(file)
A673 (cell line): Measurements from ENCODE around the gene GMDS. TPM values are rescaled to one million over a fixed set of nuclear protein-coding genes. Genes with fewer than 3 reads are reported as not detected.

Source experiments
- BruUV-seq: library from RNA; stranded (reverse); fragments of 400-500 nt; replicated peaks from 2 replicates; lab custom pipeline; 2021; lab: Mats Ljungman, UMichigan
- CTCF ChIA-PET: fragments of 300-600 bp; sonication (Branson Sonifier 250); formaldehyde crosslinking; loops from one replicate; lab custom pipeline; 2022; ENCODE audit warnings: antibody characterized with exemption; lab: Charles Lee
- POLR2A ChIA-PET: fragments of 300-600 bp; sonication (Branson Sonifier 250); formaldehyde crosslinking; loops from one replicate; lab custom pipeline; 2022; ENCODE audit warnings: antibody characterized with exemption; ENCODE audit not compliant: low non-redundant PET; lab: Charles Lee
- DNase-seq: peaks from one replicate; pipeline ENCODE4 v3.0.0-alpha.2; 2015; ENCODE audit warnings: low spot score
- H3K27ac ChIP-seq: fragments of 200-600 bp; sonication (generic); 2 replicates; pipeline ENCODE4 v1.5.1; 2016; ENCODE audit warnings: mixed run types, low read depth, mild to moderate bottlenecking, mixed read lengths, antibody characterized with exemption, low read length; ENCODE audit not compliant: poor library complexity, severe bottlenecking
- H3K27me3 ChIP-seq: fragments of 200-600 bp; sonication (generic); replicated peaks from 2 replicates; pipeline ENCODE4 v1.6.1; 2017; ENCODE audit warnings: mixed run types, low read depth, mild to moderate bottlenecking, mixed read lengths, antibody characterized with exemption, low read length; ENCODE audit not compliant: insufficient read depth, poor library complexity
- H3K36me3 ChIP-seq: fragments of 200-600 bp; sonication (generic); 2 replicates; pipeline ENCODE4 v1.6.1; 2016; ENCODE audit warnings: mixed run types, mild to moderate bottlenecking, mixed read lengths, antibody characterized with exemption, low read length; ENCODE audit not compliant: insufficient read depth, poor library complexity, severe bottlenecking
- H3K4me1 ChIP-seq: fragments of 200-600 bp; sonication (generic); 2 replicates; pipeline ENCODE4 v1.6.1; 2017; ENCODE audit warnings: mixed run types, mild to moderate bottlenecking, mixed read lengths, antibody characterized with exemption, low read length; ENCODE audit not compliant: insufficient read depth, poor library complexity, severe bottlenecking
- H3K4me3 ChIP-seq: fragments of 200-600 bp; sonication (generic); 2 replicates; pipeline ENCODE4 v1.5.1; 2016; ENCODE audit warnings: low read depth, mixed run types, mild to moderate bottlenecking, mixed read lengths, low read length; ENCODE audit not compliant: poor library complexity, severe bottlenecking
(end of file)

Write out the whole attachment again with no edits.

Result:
A673 (cell line): Measurements from ENCODE around the gene GMDS. TPM values are rescaled to one million over a fixed set of nuclear protein-coding genes. Genes with fewer than 3 reads are reported as not detected.

Source experiments
- BruUV-seq: library from RNA; stranded (reverse); fragments of 400-500 nt; replicated peaks from 2 replicates; lab custom pipeline; 2021; lab: Mats Ljungman, UMichigan
- CTCF ChIA-PET: fragments of 300-600 bp; sonication (Branson Sonifier 250); formaldehyde crosslinking; loops from one replicate; lab custom pipeline; 2022; ENCODE audit warnings: antibody characterized with exemption; lab: Charles Lee
- POLR2A ChIA-PET: fragments of 300-600 bp; sonication (Branson Sonifier 250); formaldehyde crosslinking; loops from one replicate; lab custom pipeline; 2022; ENCODE audit warnings: antibody characterized with exemption; ENCODE audit not compliant: low non-redundant PET; lab: Charles Lee
- DNase-seq: peaks from one replicate; pipeline ENCODE4 v3.0.0-alpha.2; 2015; ENCODE audit warnings: low spot score
- H3K27ac ChIP-seq: fragments of 200-600 bp; sonication (generic); 2 replicates; pipeline ENCODE4 v1.5.1; 2016; ENCODE audit warnings: mixed run types, low read depth, mild to moderate bottlenecking, mixed read lengths, antibody characterized with exemption, low read length; ENCODE audit not compliant: poor library complexity, severe bottlenecking
- H3K27me3 ChIP-seq: fragments of 200-600 bp; sonication (generic); replicated peaks from 2 replicates; pipeline ENCODE4 v1.6.1; 2017; ENCODE audit warnings: mixed run types, low read depth, mild to moderate bottlenecking, mixed read lengths, antibody characterized with exemption, low read length; ENCODE audit not compliant: insufficient read depth, poor library complexity
- H3K36me3 ChIP-seq: fragments of 200-600 bp; sonication (generic); 2 replicates; pipeline ENCODE4 v1.6.1; 2016; ENCODE audit warnings: mixed run types, mild to moderate bottlenecking, mixed read lengths, antibody characterized with exemption, low read length; ENCODE audit not compliant: insufficient read depth, poor library complexity, severe bottlenecking
- H3K4me1 ChIP-seq: fragments of 200-600 bp; sonication (generic); 2 replicates; pipeline ENCODE4 v1.6.1; 2017; ENCODE audit warnings: mixed run types, mild to moderate bottlenecking, mixed read lengths, antibody characterized with exemption, low read length; ENCODE audit not compliant: insufficient read depth, poor library complexity, severe bottlenecking
- H3K4me3 ChIP-seq: fragments of 200-600 bp; sonication (generic); 2 replicates; pipeline ENCODE4 v1.5.1; 2016; ENCODE audit warnings: low read depth, mixed run types, mild to moderate bottlenecking, mixed read lengths, low read length; ENCODE audit not compliant: poor library complexity, severe bottlenecking